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Thalassemia anemia is a recessive genetic condition found in people of Mediterranean descent. A large family of related conditions are known collectively as thalassemias, and these conditions can take a number of forms. In some regions where these conditions are endemic, governments have strongly recommended blood testing to identify carriers and make thalassemia anemia less common, and to identify cases early in pregnancy so that the appropriate supportive care can be provided.
This condition is characterized by a abnormal hemoglobin molecules in the blood. There are three types, each named after the type of globin chain involved: alpha, beta, and delta thalassemia. Because this trait is recessive, people with only one copy of the defective gene usually experience mild anemia or no symptoms, while people with both copies have more severe symptoms.
Alpha thalassemia anemia takes the form of hemoglobin H or alpha major thalassemia. Hemoglobin H or alpha minor is associated with hemolytic anemia, in which the blood cells break down in response to various environmental triggers, causing anemia. It can be treated with medications and dietary management. Alpha major is usually incompatible with life: people who are born with this condition will die shortly after birth, if not before.
Beta thalassemia, the most common form, also has a major and minor variant. The minor variant typically causes minimal symptoms, while the major version, also known as Cooley's Anemia, can be treated with blood transfusions to up the hemoglobin level, along with medications to help the body express iron so that iron will not build up in the body. These conditions are very manageable, as long as patients stay on top of their regimens.
Delta thalassemia is closely related to beta thalassemia anemia, and it usually causes few to no symptoms in the patient. However, people can have both beta and delta thalassemia, and the presence of the delta form can obscure the beta form, which can lead to complications in proper diagnosis and treatment. For this reason, additional testing is sometimes recommended for people with delta thalassemia anemia to confirm that they do not have the more problematic beta form.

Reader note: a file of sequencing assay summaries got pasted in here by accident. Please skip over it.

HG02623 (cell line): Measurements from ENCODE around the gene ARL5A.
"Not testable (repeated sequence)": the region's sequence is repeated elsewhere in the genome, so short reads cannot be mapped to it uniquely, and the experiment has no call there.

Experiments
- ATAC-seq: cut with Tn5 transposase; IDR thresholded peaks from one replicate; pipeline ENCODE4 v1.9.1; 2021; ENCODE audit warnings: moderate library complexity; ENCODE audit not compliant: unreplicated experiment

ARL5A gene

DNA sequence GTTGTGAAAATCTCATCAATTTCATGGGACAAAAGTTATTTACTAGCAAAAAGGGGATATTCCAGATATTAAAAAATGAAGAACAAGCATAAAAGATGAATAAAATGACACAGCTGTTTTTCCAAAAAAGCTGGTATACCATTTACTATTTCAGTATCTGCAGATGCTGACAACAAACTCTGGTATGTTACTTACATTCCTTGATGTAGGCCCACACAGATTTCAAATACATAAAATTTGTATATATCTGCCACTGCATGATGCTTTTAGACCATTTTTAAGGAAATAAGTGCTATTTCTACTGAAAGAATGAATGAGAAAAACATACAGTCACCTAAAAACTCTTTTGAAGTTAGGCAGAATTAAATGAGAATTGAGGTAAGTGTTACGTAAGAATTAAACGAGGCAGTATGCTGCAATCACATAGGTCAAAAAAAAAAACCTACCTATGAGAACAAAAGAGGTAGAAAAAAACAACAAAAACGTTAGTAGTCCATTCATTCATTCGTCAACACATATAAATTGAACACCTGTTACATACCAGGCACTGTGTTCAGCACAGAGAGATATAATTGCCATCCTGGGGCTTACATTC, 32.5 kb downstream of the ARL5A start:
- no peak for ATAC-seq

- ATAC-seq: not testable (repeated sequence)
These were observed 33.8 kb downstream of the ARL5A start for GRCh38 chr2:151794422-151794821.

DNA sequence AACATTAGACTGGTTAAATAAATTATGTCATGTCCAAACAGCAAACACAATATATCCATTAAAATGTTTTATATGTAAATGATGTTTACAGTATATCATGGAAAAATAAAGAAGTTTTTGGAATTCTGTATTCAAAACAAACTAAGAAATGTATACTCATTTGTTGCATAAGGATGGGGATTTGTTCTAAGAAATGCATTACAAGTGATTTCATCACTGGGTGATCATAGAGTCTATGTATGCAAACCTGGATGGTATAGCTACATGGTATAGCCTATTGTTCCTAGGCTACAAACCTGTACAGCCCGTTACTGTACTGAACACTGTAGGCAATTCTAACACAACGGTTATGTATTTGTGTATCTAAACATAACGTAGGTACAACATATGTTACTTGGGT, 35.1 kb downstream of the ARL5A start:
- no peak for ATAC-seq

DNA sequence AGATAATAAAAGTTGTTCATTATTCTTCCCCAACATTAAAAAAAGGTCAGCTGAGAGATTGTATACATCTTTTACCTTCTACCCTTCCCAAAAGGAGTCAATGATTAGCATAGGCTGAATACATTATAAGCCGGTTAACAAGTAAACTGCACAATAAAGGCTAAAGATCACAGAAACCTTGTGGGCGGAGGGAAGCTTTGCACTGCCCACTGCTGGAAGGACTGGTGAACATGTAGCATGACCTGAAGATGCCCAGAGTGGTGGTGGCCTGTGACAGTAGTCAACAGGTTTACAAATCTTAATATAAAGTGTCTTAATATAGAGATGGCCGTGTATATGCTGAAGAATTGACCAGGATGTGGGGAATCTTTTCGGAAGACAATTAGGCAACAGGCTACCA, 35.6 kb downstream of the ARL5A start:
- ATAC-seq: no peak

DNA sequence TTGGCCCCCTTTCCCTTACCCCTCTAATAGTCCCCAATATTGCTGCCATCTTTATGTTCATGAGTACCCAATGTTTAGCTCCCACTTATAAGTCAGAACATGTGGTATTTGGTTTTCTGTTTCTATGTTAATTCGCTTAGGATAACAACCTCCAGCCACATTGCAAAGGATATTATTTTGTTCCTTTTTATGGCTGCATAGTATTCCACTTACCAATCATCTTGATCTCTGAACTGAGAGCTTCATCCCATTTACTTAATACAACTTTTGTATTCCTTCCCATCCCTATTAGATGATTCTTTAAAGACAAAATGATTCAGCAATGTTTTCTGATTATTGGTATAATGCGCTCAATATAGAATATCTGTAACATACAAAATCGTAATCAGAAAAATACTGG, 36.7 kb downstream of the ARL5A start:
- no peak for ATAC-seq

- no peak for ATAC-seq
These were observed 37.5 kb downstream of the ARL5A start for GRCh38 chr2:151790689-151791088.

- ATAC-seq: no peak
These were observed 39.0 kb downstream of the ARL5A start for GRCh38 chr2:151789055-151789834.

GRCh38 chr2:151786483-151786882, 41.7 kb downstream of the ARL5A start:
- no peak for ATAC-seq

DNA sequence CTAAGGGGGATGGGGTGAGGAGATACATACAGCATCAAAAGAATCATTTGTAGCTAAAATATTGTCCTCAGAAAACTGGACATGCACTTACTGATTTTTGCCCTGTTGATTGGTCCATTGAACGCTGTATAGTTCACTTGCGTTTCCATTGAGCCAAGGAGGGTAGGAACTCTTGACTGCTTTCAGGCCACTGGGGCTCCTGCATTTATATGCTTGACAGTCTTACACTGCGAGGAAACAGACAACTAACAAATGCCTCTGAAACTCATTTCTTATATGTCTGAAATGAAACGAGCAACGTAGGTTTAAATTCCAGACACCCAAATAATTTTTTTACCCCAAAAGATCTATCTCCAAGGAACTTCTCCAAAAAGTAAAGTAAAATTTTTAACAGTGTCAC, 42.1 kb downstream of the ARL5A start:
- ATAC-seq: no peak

In addition to being found in people of Mediterranean descent, thalassemia anemia also appears in regions where malaria is endemic. This type of anemia confers some resistance against malaria infection, which explains why the trait has persisted for so long. People who are curious about whether or not they are carriers can request bloodwork or genetic tests to check for anemia or the problem gene.
@ladyjane - Anemia can come in different forms but the most common one is the iron-deficiency anemia. This is the kind where people don't have enough hemoglobin because they don't eat enough foods high in iron. Changes to your diet will usually improve the condition.
Thalassemia is a severe anemia where people don't have enough homoglobin because of an inherited defective gene. It is a very serious anemia disease and thalassemia major symptoms usually show up in young children. They can appear normal at birth but will begin to show signs of the disease around three to eighteen months of age.
Some of the symptoms may be pale skin, lack of sleep, loss of appetite and frequent vomiting. If left untreated, the child usually dies between one to eight years of age.
What exactly is the difference between a normal case of anemia and thalassemia anemia? Also since thalassemia major is a hereditary disease, what are some of the symptoms associated with it and at about what age do they begin to show signs?
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